Commentary

What ‘second look’ legislation means to incarcerated individuals in Virginia

February 18, 2022 12:05 am

(Alex Potemkin/Getty Images)

By Quadaire Patterson

Right now, as an incarcerated person in Virginia, I do not have a lot of options when it comes to obtaining any form of relief from a lengthy prison sentence – and it’s definitely not based on my own willingness to rehabilitate.

Incarcerated people are housed for years and years with little to motivate them into productive and meaningful rehabilitation. We are asked to merely sit quietly and wait until the time is served and there is little emphasis on correcting behaviors. We are asked to maintain employment for a majority of our time, stay charge-free and it is not until the final years of our sentence that we are instructed or able to take re-entry programs and the like. Still, there are many of us in here that need that extra bit of motivation, reason and cause to push us. There are many of us who have taken measures to earn the opportunity for a second look.

This year in Virginia, there is a bill on the table to implement a policy called “second look.” This would allow for the incarcerated population to petition the court for possible resentencing based on who they are today.

There are more than 30,000 people in the Virginia Department of Corrections’ custody, so a petitioner must meet requirements before they can submit. A person who was 25 years of age or younger at time of conviction is required to serve at least 10 years of their sentence, while those over the age of 25 must at least 15 years. The structuring of the age requirement is based on scientific findings concerning full brain development and aging out of crime.

The second, and more controversial element of this bill, is about maintaining a near perfect record for your past five years of incarceration. It states in the bill that an incarcerated individual cannot have been found guilty of any major institutional infractions (e.g. assaulting an officer), and only one minor infraction (200 series, e.g. unauthorized area) within five years prior to petitioning. You must also be at GCA (good behavior) level 1 at the time of application. This is the cause of some criminal justice advocates’ concerns. They believe that the behavioral requirements are too strict, unreasonable and even near impossible to achieve by most prisoners.

My personal thought on the matter is that it’s a little shameful for advocates on the outside to assume, that given the opportunity, we, on the inside, could not possibly maintain a charge free status for five years – even if our freedom depended on it. 

Many arguments provided by advocates suggest that corrupt correctional officers and staff will take ample opportunity to excessively charge prisoners, solely to ruin their chance at petitioning. Though their arguments cannot completely be disregarded, I find it rather negligent to attribute that much weight to supervision only. I have experienced COs and staff members who do not always have the best intentions and fall short of standards that should be expected of professionals in charge of human lives. But to the contrary, these individuals are far and few in between. They are probably as common as the overly obnoxious boss, supervisor, co-worker, etc. that you may experience on the outside.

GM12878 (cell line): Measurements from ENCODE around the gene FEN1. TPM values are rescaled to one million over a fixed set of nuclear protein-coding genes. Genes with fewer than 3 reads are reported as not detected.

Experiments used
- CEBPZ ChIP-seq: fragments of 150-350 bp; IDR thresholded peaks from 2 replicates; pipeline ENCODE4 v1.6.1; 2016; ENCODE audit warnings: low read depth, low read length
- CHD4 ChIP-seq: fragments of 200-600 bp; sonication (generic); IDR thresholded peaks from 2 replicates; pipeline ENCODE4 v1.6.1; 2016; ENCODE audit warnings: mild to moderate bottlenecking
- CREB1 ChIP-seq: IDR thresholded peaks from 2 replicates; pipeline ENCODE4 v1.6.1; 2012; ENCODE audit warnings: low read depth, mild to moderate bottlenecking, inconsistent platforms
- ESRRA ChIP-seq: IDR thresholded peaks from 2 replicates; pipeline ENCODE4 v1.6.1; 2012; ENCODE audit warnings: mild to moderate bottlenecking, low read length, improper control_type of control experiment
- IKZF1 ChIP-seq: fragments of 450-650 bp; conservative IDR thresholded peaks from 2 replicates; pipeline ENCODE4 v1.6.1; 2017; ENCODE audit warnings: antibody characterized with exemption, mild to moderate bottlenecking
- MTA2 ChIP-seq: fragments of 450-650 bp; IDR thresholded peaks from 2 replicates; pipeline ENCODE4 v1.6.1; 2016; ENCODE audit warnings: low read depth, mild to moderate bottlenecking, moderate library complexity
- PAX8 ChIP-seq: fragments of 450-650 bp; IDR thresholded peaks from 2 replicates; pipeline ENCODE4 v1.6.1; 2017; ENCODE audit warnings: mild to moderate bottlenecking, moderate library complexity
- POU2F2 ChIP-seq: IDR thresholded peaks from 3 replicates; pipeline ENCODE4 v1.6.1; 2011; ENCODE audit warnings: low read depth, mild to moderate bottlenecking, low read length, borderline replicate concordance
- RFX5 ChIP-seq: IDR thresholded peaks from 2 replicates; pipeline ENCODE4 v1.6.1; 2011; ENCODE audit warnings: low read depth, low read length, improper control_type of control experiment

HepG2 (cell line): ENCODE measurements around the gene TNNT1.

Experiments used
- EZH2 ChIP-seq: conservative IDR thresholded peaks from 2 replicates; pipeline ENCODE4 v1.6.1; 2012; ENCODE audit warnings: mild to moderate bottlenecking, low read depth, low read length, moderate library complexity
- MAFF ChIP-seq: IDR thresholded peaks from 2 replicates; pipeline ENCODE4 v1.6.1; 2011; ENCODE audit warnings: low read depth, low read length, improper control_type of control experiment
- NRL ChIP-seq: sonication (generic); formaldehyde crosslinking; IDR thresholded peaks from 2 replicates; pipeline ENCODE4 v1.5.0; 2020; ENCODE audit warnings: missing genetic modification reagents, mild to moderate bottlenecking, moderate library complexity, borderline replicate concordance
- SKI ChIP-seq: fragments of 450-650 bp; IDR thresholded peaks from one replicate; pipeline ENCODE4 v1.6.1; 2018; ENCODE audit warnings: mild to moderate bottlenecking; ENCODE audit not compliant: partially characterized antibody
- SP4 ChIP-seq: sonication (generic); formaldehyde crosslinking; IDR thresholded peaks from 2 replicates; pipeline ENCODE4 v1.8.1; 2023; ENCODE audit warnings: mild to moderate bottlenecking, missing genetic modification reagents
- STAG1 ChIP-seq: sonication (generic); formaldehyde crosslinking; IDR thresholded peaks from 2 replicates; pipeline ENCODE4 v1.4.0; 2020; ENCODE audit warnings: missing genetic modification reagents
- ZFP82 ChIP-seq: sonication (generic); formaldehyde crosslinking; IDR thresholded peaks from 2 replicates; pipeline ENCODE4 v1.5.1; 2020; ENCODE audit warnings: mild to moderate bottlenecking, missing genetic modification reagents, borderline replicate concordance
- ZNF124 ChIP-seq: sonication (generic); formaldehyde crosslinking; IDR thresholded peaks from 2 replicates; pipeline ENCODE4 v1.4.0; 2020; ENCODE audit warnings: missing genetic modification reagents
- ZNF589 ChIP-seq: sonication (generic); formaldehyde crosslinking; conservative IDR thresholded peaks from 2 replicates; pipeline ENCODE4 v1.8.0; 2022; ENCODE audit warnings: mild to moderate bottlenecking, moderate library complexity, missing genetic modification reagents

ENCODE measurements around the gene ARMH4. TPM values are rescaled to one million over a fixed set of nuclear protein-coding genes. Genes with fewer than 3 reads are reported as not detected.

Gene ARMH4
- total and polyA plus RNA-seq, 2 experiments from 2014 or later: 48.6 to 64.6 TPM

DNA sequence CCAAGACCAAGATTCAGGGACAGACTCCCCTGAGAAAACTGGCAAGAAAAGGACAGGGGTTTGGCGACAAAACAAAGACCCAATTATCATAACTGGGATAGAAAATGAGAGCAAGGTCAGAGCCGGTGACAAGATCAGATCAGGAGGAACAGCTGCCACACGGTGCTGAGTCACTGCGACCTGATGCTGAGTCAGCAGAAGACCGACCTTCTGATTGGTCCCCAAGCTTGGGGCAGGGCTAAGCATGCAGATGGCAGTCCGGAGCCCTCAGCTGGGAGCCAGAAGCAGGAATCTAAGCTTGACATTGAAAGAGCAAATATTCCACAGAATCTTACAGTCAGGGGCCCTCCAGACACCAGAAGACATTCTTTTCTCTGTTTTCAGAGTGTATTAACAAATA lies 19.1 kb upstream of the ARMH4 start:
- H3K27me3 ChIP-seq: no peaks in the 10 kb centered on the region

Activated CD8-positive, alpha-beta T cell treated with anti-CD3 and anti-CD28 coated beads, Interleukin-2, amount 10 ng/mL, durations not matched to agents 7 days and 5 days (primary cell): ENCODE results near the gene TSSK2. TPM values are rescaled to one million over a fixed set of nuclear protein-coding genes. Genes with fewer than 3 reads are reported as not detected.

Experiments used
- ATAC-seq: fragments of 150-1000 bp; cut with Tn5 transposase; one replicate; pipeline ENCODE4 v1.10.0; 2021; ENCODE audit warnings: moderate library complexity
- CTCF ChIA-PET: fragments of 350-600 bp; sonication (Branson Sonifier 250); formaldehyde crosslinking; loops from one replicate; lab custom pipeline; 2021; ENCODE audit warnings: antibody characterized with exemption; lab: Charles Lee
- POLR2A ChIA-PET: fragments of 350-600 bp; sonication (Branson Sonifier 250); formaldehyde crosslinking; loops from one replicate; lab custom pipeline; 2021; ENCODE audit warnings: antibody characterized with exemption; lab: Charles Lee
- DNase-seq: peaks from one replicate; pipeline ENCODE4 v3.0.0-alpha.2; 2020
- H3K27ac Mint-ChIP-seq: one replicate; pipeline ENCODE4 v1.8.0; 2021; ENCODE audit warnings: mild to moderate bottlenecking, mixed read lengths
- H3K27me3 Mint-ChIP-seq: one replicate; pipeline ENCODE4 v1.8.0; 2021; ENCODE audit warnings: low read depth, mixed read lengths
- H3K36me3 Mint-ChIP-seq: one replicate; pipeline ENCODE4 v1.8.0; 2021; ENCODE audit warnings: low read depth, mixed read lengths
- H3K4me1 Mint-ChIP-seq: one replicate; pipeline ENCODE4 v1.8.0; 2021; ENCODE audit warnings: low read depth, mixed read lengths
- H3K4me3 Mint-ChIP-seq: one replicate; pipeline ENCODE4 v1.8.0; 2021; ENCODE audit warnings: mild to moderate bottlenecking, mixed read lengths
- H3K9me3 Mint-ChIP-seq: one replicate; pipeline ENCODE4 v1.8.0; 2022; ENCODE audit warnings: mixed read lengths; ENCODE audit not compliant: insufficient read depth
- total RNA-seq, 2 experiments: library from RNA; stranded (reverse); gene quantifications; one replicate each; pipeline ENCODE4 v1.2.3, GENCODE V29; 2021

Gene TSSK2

I, myself, understand how hard it is to maintain a perfect behavioral record in prison. Early in my incarceration, I received numerous charges, most of which were not minor infractions. But a “second look” law did not exist for me then. There was not much to help focus and motivate a better pattern of behavior. Unfortunately, I had to learn the hard way. After seeing my life heading in an unwanted direction, I had to take charge of my own rehabilitation.

When I first entered the prison system, I didn’t have a high school diploma. Not only have I acquired my GED, I’ve also been working hard to fulfill my college-level education goals. Currently, I’m taking print-based correspondence courses at Ohio University. I’m working to obtain an associate degree in social sciences. I have been mentoring young men for over 10 years, helping them find their own spiritual journeys, tutoring various subjects and motivating them to seek higher education. For years, I brainstormed this very platform to help showcase the brilliance of people incarcerated and was given an opportunity to bring the organization Brilliance Behind Bars to fruition, going strong for two years.

People grow, people change and people can be rehabilitated, even when the odds are against them, and rules seem petty. I see this bill as an opportunity to push people in the right direction, make for more public safety in and outside of the prison walls, and bring us some hope for a brighter future. 

Quadaire Patterson, an inmate at Lawrenceville Correctional Center, is serving a 20-year sentence at for an armed robbery conviction. He is an author at Brilliance Behind Bars, a website dedicated to humanizing incarcerated people through their art and literature. 

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